Slightly more than a year from the Opposition proceeding in the Intellectual Property Office of Singapore, it seems that the trademark ownership battle between American hotel giants Starwood Hotels & Resorts Worldwide (“Starwood”), owner of the “ST. REGIS” trademark, and their Australian adversary Staywell Hospitality Group Pty Ltd (“Staywell”), proprietor of the “” mark, continued to rage when Staywell appealed against the decision of the Principal Assistant Registrar of Trade Marks (the “Registrar”) in the Opposition proceeding, and Starwood in turn lodged a cross-appeal.
The facts and decision of the Registrar in the Opposition proceeding can be found at here.
In summary, the Registrar had previously decided in favour of Starwood, opining that the marks “ST. REGIS” and “” were aurally and conceptually similar, and claimed similar services. The Registrar also viewed that Starwood’s mark “ST. REGIS” was well-known in Singapore at the time Staywell had applied to register their mark, and thus, as a whole, there was a real likelihood of confusion to arise in the public with regard to the marks.
Staywell subsequently appealed to the High Court against the verdict of the Registrar on both grounds, and Starwood filed a cross-appeal to some of the Registrar’s findings, including the decision that Starwood had failed to prove the existence of goodwill in their mark in Singapore for their action under the tort of passing off.
Faced with these grounds of appeal, the Learned Judge considered at length the merits of each appeal, and concurred with the Registrar’s view that the marks were, as a whole, similar to each other, and represented similar services.
With regard to the likelihood of confusion, the Learned Judge took a global approach, considering all the relevant surrounding circumstances of the case at hand, including the following:
- the closeness of the services;
- the impression given by the marks;
- the risk that the public may believe that the services emanate from the same source;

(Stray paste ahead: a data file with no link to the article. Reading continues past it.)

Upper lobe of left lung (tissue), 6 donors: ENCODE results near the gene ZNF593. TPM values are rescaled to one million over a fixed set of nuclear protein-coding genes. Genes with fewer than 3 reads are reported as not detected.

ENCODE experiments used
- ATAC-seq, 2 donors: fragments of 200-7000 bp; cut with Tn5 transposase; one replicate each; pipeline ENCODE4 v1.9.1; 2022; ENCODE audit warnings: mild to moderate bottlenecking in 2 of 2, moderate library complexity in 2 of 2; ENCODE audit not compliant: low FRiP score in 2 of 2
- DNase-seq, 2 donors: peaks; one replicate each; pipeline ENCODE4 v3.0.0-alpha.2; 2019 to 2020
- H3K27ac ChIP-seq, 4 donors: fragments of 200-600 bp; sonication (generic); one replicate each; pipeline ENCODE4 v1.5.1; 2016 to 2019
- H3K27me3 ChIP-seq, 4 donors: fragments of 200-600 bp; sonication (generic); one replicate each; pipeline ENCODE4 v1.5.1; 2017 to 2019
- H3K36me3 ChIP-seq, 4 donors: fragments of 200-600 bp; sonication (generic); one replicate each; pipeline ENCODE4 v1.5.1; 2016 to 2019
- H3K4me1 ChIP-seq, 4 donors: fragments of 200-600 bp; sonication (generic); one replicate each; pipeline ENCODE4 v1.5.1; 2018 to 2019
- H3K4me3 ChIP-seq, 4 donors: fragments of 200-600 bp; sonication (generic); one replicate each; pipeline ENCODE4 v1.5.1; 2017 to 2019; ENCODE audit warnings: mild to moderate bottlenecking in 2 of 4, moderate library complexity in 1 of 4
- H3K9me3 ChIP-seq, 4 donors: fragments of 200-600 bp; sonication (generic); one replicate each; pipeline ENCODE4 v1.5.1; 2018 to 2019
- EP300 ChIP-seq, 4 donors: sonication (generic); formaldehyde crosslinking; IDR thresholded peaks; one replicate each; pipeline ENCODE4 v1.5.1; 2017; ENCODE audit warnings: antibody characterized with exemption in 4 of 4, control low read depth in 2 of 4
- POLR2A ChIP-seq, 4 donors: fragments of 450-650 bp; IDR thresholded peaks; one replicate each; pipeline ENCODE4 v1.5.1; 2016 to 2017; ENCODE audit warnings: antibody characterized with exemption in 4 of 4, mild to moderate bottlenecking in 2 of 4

- the steps taken by Staywell to differentiate its services from that offered by Starwood; and
- the kind of customer who would likely purchase the services of both parties.
In doing so, although the Learned Judge found that the services were indeed similar and both marks imply a conceptual meaning of royal or luxurious treatment, nevertheless, due to the visual differences in the marks and the fact that both marks are displayed prominently on each party’s website, towels, stationary, hotel lobbies and etc, the impression given by the marks may be mixed.
One of the important factors taken into consideration was how both hotels were marketed, and whether there was a likelihood of confusion arising from customers who book a room in either of the hotels. The Learned Judge identified four methods in which a hotel room is usually booked, which are: booking through the website, through travel agents, telephone bookings and walk-ins. Regarding the websites, it was found that as the layout of the websites were dissimilar, and each website made clear reference to each party without reference to the other, no confusion would arise through this method of booking. As for booking through travel agents and walk-ins, no confusion would arise here either, as any initial misconceived notions could easily be cleared up by the travel agent or hotel staff. The only method of booking that may induce confusion is via telephone booking, but even then, this confusion would be dispelled when the customer checks in to the hotel.
Further, the Learned Judge also found that Staywell had taken steps to differentiate themselves from Starwood through various means, including the attempt to classify the hotel as a 4-star hotel, and marketing their hotel as a business rather than a luxury hotel. Due to this, it was concluded that confusion was not likely to arise in the public should the marks coexist. This was despite Starwood’s marks being found to be well-known in Singapore at the relevant time.
On the issue of goodwill, in the cross-appeal brought by Starwood, the Learned Judge adopted the definition of goodwill as “the attractive force which brings in custom”. Therefore, for Starwood to have acquired goodwill in the mark “ST. REGIS” prior to the date in which Staywell’s application for the “” mark was filed, evidence of actual income or custom needed to be shown. On the facts, the evidence adduced by Starwood was held to be insufficient, as they were considered to be advertisements and marketing efforts. Further, the fact that the St. Regis Group had a good reputation did not tantamount to goodwill, and as goodwill needed to be attached to the St. Regis Singapore hotel in itself, any goodwill garnered from Starwood’s other businesses did not apply either.
Therefore, the cross-appeal failed.
Due to the above, the Court held that although the marks were indeed similar, there was no likelihood of confusion, and accordingly reversed the Registrar’s decision, allowing Staywell’s appeal.
This decision, whilst seeming like bad news to large, globally known corporations, is fair, as it reaffirms the principle that trademark protection is territorial, whether in ascertaining the likelihood of confusion or in granting the additional protection afforded to well-known marks.